about Todd FlowerdayA Roman Catholic lay person, married (since 1996), with one adopted child (since 2001). I serve in worship and spiritual life in a midwestern university parish.
about John Donaghy
John is a lay missionary since 2007 with a parish in western Honduras. Before that he served in campus ministry and social justice ministry in Iowa. His ministry blog is http://hermanojuancito.blogspot.com
He also blogs reflections on the lectionary and saints/heroes/events of the date at http://walktheway.wordpress.com
He'll be a long-term contributor here analyzing the Latin American bishops' document from their 2007 Aparecida Conference.
Vatican II pages
John Chrysostom on Wedding Lectionary: Sirach 26:… Janet on Wedding Lectionary: Sirach 26:… Todd on Socks Off FrMichael on Private Masses–Bleah! Devin on Socks Off Devin on The Best Pastoral Easter Litur… Liam on Private Masses–Bleah! Todd on Private Masses–Bleah! Liam on Private Masses–Bleah! Liam on Private Masses–Bleah!
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Monthly Archives: October 2005
The following is an excerpt from William Placher’s book review of Oliver O’Donovan’s The Ways of Judgment in The Christian Century. The Rev. O’Donovan is the Regius Professor of Moral and Pastoral Theology at Oxford University: Freedom, O’Donovan insists, doesn’t … Continue reading
AA 20 treats it: Many decades ago the laity in many nations began to dedicate themselves increasingly to the apostolate. They grouped themselves into various kinds of activities and societies which, while maintaining a closer union with the hierarchy, pursued … Continue reading
Brigid might have me confused with somebody else who does this sort of thing, but I’m in a blogging mood on lunch break, so what the heck … We have a new priest in the parish, a Jesuit returned to … Continue reading
There are typos, and then there are spelling errors consistently made. I’m always amused at how conservative St Bloggers continue to misspell the LA cardinal’s name. It’s almost as though the only thing they ever read about him is the … Continue reading
Trust me: it really is a myth. FrMichael in the comment box below asked about the “Federation of Diocesan Liturgical Commissions, NAPM, magazines like Worship and Ministry & Liturgy, the BCL, diocesan liturgists, NPM, OCP, GIA, LTP, and the like” … Continue reading
John Allen relates an interview with Bishop Donald Wuerl on the synod’s biggest “non-issue.” JA: A synod is sometimes as important for what it doesn’t say as for what it does. How do you interpret the near-total silence on the … Continue reading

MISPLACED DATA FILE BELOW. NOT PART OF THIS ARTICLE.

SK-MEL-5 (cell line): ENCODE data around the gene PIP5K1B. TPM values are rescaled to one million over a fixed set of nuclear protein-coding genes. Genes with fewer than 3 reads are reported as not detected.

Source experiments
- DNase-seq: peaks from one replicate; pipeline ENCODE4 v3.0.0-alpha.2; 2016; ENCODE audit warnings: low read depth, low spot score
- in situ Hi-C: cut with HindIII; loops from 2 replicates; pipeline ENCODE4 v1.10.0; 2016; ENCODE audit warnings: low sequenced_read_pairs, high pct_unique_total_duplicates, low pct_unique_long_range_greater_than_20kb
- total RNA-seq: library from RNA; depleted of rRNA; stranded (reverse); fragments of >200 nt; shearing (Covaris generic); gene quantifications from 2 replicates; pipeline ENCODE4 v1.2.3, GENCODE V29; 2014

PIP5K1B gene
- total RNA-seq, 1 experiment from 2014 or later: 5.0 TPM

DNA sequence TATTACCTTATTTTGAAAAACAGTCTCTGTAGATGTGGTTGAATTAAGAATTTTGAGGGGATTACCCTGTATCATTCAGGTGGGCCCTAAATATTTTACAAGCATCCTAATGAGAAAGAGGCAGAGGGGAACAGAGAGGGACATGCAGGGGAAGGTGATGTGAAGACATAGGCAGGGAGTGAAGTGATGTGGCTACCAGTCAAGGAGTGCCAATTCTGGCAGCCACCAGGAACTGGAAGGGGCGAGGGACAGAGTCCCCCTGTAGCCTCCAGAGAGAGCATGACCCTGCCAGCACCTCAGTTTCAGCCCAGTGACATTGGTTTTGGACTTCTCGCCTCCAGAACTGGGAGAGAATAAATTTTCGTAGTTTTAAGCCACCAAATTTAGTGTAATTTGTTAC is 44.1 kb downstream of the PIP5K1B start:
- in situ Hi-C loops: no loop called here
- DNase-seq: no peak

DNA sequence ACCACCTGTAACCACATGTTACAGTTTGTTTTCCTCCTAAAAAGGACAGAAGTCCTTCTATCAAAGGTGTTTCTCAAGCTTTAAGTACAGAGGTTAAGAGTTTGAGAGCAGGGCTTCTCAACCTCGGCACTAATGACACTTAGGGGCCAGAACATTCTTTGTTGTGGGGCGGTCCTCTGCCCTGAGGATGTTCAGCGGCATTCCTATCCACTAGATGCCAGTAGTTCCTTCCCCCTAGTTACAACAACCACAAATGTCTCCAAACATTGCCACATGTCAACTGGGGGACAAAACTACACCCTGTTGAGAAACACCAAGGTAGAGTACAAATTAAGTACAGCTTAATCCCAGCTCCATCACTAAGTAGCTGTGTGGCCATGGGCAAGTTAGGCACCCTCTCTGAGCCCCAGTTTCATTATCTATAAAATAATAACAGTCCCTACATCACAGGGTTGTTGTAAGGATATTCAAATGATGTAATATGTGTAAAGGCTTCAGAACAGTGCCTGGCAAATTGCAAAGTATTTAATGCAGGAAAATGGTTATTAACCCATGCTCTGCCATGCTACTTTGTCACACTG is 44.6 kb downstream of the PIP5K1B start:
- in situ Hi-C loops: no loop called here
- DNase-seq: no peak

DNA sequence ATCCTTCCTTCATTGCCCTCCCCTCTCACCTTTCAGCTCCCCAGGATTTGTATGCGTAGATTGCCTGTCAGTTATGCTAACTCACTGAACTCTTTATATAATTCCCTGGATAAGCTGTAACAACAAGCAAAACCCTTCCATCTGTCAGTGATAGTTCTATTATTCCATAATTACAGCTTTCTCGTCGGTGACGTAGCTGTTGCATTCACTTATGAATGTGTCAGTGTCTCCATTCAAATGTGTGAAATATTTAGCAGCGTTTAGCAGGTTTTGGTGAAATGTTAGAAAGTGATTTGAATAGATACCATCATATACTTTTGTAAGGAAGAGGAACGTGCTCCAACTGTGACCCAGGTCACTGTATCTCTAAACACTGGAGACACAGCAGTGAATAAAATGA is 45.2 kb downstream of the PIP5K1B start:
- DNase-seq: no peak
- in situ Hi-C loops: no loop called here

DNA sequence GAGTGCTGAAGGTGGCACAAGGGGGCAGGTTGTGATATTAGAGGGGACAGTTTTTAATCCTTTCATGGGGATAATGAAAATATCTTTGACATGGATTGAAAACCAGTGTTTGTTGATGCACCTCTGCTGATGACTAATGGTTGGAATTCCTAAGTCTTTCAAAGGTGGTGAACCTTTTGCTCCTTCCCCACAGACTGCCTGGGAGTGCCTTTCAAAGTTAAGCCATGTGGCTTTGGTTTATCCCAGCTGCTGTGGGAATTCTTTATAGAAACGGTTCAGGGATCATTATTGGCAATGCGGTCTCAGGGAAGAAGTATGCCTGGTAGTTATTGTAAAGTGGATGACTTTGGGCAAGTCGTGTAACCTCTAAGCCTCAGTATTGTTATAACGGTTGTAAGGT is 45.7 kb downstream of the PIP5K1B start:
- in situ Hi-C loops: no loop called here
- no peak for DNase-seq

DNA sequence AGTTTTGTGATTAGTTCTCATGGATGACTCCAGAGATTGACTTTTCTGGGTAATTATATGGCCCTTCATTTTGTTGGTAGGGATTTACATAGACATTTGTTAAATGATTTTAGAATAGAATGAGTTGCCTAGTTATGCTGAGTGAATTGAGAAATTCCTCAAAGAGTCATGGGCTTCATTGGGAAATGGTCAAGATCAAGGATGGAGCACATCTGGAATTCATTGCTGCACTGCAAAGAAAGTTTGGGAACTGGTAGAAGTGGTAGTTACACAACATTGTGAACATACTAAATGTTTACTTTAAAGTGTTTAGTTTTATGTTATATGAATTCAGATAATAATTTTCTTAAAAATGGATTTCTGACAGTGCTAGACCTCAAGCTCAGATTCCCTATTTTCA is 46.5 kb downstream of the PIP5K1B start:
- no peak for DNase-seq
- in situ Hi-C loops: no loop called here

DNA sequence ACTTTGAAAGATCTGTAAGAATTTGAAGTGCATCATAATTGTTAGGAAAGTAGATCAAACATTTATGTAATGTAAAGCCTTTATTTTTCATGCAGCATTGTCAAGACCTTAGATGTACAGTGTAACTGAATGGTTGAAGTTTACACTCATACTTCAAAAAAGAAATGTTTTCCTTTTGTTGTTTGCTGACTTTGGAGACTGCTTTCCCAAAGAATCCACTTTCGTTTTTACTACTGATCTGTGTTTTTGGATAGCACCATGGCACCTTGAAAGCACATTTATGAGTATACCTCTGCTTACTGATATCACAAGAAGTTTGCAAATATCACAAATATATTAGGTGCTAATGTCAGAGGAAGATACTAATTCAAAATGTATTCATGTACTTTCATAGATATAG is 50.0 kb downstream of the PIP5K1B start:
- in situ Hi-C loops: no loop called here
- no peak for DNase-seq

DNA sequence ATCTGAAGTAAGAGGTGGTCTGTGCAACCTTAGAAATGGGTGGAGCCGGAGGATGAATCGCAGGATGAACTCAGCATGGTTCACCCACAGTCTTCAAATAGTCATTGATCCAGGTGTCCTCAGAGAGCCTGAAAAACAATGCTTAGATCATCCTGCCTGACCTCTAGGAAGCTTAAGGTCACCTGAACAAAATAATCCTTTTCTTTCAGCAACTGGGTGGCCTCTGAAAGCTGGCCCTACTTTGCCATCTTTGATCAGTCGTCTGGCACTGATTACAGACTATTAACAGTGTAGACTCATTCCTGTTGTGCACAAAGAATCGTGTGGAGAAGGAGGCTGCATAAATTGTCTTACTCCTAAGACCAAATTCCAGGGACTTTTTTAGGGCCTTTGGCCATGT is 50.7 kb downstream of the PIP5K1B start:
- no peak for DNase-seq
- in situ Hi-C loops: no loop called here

My friends Diana and Bob gave a concert last night. They’re members of the small choir & ensemble that sings at our parish’s 9AM Sunday Mass. But I’ve never had a chance to see their concert performance. It was outstanding, … Continue reading
Our attention might be elsewhere today, but I’d like to continue to meditate on preaching. Very quickly, then, in my earlier attempts, I wrote that giving and listening to a sermon is an entrance into that same movement of the … Continue reading
It’s here, on the Messenger mission web page. It’s not one of the JPL biggies, but it might well prove to be one of the top space missions of the next decade. I always thought Mercury seemed to be too … Continue reading
Have you noticed them? They usually begin, “If I have offended someone …”Air Force football coach Fisher DeBerry was understandably upset about losing 48-10 to TCU last weekend. He said the opposing school “had a lot more Afro-American players … Continue reading
Now that Miers has withdrawn from consideration, that’s the question. The Miers nomination has the whiff of being a Bush choice all the way. It seems like it was a choice the president insisted upon and nobody in his … Continue reading
The following is from today’s BBC “Thought For The Day,” delivered by Dom Anthony Sutch, former headmaster and monk of Downside Abbey: So the essential heart of the system is the expectation of the best. To that end we need … Continue reading
Liam tells me that my previous post on light and darkness was more suitable for Romanesque cathedrals. I’ll give it another go. Robert Barron, in his Heaven in Stone and Glass, has us meditate on something obvious about Gothic cathedrals … Continue reading
Pardon this partially formed thought, but as I was digesting one of Rock’s recent posts, the discussion steered in part into how NPR ignores stories of persecuted Catholics in the world. Why, it was asked, do some news outlets seem … Continue reading